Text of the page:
The ultimate gastronomical guide to make the best of your foodie adventure.
The next time you are planning to go for a food trip in Ipoh, be sure to put on the loosest pants you have because — believe me — it wouldn’t fit you at the end of the day. Known to be the birthplace of Malaysia’s famous white coffee, Ipoh has its own pride when it comes to local cuisine; from sweet creamy egg tart to silky-smooth caramel custard to crunchy beansprout and succulent juicy chicken. Liked by many mainly because of the savoury taste, some of these cuisines come with a long history since before the independence day! And of course, eventually, it has become the identity of this proud city.
I went for a one-day food trip to Ipoh recently and here are the top 12 places you should never miss.
1. Ming Court Hong Kong Tim Sum
If you are a dim sum lover, you must have heard about the legendary Ming Court Tim Sum in Ipoh. Easily get packed by 9 o’clock in the morning, the restaurant is located at the end corner of a building on Leong Sin Nam Street. Although the place is crowded with patrons coming to have their breakfast, the premise is cosy and air-conditioned. In most cases, the table has to be shared with other patrons and this ‘thap toi’ (sharing tables) tradition, apparently, is kept alive at this place.
The service provided here is tip-top! As soon as you get the table and settle down, you will be immediately swarmed by the friendly aunties carrying trays from all directions. I was overwhelmed at first when approached by the first aunty as I couldn’t catch up with what she said. Guessing from my confused facial expression, the aunty slowly repeated what she said and explained to me what was on the tray. Honestly, I am not a fan of dim sum, so I just nodded to all her suggestions.
I’ve read somewhere that the black sesame soup is favoured by many but the “Woo Kok” yam puff — oh, boy — it was terrific! The crispy bite on the outside and soft, savoury fillings on the inside was definitely to die for. Apart from that, the price was reasonable – between RM2.40 to RM4.10 per plate.
Ming Court Hong Kong Tim Sum
2. New Hollywood Restaurant
For those who are craving for Chinese cuisines but halal-conscious, New Hollywood Restaurant at Jalan Lee Kwee Foh, Canning Garden is the best option. Operating for over 30 years, the humble restaurant is known among the local Muslim community in Ipoh. The concept is somewhat similar to any other typical Chinese restaurants — a mini food court with a few small stalls stationed at the corners of the restaurant.
The restaurant is usually packed from breakfast to lunchtime. Among the famous dishes are char kuey teow with succulent prawns and hearty curry mee, but I’ve decided to try for the freshly made chee cheong fun — either with chicken or prawn fillings — and yong tau foo.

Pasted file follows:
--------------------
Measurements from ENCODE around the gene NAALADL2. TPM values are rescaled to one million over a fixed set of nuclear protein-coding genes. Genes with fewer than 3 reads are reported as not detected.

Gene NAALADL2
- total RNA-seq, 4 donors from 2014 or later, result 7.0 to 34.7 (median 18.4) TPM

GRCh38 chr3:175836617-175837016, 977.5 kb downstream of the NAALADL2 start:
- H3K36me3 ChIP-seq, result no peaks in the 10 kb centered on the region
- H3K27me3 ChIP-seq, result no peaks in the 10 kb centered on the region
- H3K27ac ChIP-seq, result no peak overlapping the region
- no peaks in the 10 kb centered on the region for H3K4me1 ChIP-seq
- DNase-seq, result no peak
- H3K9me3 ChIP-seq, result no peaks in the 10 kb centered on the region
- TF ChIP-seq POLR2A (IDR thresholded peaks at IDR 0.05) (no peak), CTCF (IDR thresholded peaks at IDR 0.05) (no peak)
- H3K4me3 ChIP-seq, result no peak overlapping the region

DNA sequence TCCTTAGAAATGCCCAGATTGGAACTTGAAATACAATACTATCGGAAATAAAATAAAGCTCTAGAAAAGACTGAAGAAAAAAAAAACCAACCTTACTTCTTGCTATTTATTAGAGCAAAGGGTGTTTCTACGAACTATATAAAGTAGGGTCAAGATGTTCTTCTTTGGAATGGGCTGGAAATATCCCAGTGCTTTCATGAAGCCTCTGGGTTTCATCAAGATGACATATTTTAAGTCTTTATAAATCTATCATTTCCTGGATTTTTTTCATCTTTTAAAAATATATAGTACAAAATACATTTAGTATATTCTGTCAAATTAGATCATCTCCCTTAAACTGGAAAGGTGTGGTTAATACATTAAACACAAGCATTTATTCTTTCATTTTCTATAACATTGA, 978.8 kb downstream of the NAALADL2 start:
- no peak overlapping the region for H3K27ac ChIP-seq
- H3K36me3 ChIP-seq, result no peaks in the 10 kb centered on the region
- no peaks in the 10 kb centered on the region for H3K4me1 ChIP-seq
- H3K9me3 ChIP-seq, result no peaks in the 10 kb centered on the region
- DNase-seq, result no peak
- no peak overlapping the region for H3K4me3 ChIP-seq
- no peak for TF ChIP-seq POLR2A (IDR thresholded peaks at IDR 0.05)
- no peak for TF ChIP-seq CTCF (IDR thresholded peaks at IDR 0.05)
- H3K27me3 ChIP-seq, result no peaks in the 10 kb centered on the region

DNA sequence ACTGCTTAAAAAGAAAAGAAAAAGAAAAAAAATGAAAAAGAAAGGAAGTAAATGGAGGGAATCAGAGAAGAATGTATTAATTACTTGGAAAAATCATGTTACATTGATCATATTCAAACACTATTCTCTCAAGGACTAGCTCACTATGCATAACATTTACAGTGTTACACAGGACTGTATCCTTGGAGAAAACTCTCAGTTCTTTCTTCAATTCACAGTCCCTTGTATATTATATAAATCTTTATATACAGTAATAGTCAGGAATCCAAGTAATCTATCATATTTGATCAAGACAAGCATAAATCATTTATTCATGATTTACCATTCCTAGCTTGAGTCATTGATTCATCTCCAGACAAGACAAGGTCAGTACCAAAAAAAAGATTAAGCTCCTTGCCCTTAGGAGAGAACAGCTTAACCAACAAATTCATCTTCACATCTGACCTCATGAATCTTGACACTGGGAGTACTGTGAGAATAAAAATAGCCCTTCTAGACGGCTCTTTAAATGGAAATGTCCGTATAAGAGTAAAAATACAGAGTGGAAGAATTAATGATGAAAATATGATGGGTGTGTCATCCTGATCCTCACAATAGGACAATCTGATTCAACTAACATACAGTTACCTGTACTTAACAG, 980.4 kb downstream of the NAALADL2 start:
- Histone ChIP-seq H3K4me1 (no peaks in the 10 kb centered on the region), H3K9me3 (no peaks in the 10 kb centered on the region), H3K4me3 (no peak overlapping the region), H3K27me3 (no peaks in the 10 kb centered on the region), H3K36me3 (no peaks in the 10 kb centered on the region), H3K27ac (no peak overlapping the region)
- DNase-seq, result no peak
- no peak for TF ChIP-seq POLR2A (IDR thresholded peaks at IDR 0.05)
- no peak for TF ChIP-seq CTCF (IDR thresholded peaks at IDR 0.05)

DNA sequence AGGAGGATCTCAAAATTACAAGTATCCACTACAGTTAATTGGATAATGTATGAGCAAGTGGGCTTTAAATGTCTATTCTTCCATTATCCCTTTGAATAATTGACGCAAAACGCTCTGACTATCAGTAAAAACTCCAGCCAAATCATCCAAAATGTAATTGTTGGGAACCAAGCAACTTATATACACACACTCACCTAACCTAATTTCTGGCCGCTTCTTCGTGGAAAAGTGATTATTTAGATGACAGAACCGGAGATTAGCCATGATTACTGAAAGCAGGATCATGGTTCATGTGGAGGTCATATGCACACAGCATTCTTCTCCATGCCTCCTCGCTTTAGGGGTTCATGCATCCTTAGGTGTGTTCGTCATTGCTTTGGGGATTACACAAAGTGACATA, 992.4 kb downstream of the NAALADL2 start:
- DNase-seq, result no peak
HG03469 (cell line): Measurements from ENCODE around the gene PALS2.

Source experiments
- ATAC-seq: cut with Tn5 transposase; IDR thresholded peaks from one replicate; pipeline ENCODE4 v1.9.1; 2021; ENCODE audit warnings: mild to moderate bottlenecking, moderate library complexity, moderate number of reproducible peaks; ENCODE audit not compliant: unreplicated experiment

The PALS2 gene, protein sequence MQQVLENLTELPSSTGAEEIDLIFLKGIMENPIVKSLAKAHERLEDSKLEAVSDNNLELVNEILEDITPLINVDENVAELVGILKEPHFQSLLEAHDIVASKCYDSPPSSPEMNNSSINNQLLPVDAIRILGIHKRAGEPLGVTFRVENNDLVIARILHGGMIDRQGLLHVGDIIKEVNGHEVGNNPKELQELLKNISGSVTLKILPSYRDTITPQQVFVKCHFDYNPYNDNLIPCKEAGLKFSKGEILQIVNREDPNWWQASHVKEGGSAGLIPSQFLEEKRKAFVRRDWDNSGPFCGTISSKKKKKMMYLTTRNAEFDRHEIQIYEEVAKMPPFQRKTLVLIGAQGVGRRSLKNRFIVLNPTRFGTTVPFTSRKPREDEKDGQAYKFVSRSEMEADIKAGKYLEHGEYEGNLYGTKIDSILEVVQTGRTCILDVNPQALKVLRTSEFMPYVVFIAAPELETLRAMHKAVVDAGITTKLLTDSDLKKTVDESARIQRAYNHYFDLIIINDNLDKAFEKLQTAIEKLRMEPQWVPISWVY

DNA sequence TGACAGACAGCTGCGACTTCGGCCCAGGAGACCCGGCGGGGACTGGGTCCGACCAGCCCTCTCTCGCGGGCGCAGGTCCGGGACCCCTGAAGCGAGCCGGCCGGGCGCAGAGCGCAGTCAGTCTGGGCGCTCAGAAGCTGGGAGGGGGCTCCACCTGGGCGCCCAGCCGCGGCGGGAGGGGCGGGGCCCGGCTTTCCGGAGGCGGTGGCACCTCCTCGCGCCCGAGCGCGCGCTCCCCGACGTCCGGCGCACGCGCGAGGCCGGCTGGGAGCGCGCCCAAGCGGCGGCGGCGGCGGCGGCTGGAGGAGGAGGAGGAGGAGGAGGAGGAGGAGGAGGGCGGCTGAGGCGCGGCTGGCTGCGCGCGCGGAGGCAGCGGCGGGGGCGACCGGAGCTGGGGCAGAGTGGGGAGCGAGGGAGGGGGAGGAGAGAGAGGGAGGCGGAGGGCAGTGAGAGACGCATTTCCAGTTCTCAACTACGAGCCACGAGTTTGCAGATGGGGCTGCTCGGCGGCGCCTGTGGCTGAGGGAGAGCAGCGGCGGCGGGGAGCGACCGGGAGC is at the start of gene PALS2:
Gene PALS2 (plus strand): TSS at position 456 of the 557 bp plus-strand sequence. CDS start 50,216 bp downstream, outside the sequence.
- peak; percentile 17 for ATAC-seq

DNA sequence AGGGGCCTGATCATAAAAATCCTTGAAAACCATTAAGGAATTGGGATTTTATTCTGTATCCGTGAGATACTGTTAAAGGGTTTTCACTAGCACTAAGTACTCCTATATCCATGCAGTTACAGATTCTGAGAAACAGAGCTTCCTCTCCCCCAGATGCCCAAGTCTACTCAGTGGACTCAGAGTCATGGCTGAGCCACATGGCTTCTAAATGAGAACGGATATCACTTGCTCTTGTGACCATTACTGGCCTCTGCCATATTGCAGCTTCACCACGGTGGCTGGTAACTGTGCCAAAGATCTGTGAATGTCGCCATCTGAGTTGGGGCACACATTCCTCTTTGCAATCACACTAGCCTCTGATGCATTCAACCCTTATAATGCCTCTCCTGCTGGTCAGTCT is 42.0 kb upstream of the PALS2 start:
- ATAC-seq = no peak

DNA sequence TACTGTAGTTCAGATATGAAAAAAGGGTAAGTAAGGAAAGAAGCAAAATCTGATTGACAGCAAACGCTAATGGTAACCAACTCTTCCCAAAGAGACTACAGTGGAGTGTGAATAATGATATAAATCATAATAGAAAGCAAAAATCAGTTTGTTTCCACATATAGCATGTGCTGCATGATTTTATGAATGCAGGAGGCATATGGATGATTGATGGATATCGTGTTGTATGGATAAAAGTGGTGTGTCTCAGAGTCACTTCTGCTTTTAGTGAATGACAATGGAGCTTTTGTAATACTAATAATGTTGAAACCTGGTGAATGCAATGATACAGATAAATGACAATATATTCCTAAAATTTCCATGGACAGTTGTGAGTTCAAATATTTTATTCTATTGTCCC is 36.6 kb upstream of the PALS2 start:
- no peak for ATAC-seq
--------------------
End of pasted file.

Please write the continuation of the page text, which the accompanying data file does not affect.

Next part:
The yong tau foo was average, but the chee cheong fun is marvelicious! The texture was silky smooth, ladled with sweet red sauce with a touch of soy and shallot oil, garnished with fried shallots, sesame seeds and pickled green chilies! A perfect blend of flavours in your mouth, you’d want another serving! Price-wise, a plate of chicken chee cheong fun is RM4.50 while a bowl of yong tau foo is RM6.00 — which are reasonable.
New Hollywood Restaurant
3. Funny Mountain Tau Foo Fah
Strolling around the old town of Ipoh can be exhausting under the scorching hot sun. Quench your thirst by having one of Malaysian’s crave at Funny Mountain Tau Foo Fah. Known for the finest soya bean produce, your trip to Ipoh would have been in vain without trying the best-extremely-soft-silky-melt-in-your-mouth tau foo fah and the fresh soya bean drinks and soya with cincau.
You can either have it in the comfort of your car (drive-thru concept) or join the flock of customers sitting by the roadside.
Funny Mountain Tau Foo Fah
4. Let’s Rock Restaurant
With that funky name, who would have thought that this restaurant specialises in yong tau foo — or stuffed fish paste in English — and noodles. Located at Cowan Street — the same street as Cowan ‘Ayam Taugeh’ Restaurant — the premise is undeniably spacious and usually get the crowd at night.
There are 3 operating stalls at the moment; an apom stall, a curry fish head stall, and of course — the perennial favourite food of many — a stall selling fish ball noodles and a selection of yong tau foo. Ultimately, orders are all done at the counter. Walk over and pick your favourite pieces of stuffed fish paste.
Let’s Rock Restaurant
5. Ipoh Kong Heng Restaurant
The name is very much familiar to the locals as it has been around for a long time. Some even have nostalgic memories of going to this restaurant-upgraded-from-coffeeshop as little kids. According to the senior citizens, its pork satay is said to be legendary, though some claim that the taste has somewhat changed from the old days’.
If you’re a popiah (spring rolls) lover, you should give it a go here. The aunty that makes the popiah is not the same from when they first started, but she is making hers almost exactly the same way as the original one. The fresh popiah is better, in my opinion, compared to the fried version.
Ipoh Kong Heng Restaurant
6. Zun Seng Fatt Coffeeshop
Located just two blocks away from Ipoh Kong Heng, next to Thean Chun, what caught my eyes was this signboard:
Apparently, the uncle who serves chicken rice originally at Ipoh Kong Heng has moved to this shop. It is famous for its Kai Si Hor Fun or chicken kuey toew and pork soup noodle but we’ve decided to taste the chicken rice instead – and we regret not. The chicken rice is superb – chicken meat is juicy and tender with slightly a silky and slippery texture.